The essential conditions for the existence and for the sway of the bourgeois class is the formation and augmentation of capital; the condition for capital is wage labor. Wage labor rests exclusively on competition between the laborers. The advance of industry, whose involuntary promoter is the bourgeoisie, replaces the isolation of the laborers, due to competition, by the revolutionary combination, due to association. The development of Modern Industry, therefore, cuts from under its feet the very foundation on which the bourgeoisie produces and appropriates products. What the bourgeoisie therefore produces, above all, are its own grave-diggers. Its fall and the victory of the proletariat are equally inevitable.

DeeperShade
26th Dec 2003, 10:33 AM
Dear god did you type that?
I would read it but my eyes have just gone on strike, setting up picket lines on my nose and demanding a pay rise :o

Zarkazm
26th Dec 2003, 02:49 PM
I just killed phil... in Fallout anyway

Kaligraphic
27th Dec 2003, 01:16 AM
Well, I think phil either copied that from someplace, or now has carpal tunnel syndrome, because that is one long post.

Sam_The_Man
27th Dec 2003, 06:31 PM
It's Marx, you fools. Which I don't know, but come on, the first line is one of the most famous quotes of all time :p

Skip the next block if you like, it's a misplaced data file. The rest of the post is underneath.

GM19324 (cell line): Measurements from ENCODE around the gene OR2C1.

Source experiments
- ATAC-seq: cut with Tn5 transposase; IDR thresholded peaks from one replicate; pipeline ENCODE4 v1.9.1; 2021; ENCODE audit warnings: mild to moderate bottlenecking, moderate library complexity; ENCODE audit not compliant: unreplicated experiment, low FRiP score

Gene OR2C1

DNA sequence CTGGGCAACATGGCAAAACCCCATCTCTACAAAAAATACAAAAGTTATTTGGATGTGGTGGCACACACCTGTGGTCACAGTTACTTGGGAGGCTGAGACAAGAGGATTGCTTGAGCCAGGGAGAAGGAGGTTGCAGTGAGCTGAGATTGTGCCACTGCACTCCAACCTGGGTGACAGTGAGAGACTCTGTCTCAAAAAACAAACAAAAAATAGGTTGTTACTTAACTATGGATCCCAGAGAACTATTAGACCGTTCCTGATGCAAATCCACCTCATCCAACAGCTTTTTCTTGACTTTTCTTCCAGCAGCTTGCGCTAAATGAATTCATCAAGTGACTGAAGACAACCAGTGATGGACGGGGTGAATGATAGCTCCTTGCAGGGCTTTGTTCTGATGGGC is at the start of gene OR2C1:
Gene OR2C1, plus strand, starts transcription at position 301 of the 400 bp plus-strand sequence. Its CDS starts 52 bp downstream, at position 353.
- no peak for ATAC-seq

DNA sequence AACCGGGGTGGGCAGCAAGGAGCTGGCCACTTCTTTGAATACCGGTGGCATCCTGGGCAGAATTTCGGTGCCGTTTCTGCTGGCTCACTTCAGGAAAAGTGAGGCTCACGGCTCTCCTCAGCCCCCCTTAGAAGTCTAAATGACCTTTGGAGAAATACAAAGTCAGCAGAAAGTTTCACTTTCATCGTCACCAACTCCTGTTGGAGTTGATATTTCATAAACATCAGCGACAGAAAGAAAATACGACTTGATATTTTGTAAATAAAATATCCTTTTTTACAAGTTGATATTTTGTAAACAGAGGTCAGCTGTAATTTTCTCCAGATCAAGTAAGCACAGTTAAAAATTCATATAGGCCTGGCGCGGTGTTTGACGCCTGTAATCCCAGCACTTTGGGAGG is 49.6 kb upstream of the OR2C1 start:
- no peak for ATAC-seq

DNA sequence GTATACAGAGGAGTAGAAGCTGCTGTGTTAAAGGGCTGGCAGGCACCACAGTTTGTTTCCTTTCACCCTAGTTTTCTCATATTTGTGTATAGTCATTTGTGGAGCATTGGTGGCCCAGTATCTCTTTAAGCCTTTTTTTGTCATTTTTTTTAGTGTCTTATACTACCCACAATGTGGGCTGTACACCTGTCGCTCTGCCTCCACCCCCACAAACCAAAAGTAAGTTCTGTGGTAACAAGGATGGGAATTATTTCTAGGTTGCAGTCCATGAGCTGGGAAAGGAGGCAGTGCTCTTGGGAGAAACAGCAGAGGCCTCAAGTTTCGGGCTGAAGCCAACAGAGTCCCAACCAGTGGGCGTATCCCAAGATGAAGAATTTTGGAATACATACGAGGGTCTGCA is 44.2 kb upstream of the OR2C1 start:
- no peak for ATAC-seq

*edit* Sticking a random line into Google reveals that it's the Communist Manifesto.

phil
27th Dec 2003, 07:49 PM
You people are so uneducated. :(

Kaligraphic
28th Dec 2003, 12:08 AM
Or maybe we all did the same thing and skipped it. I know that I personally just saw the length and skipped the whole thing.

If you want to say something, say it efficiently. Don't waste our time and bandwidth by throwing ten screenfulls of text at us. Figure out what it is saying, and summarize. Preferably in a page or (even better) less.

*edit* Oh, and Sam - the first line is also quite commonly quoted, as I notice when I take the time to read it. */edit*

tool
28th Dec 2003, 12:18 AM
can we just lock this stupid thread already?

Kaligraphic
28th Dec 2003, 02:19 AM
No. If we locked things based on supidity... that would cover most of OT.

phil
28th Dec 2003, 06:05 AM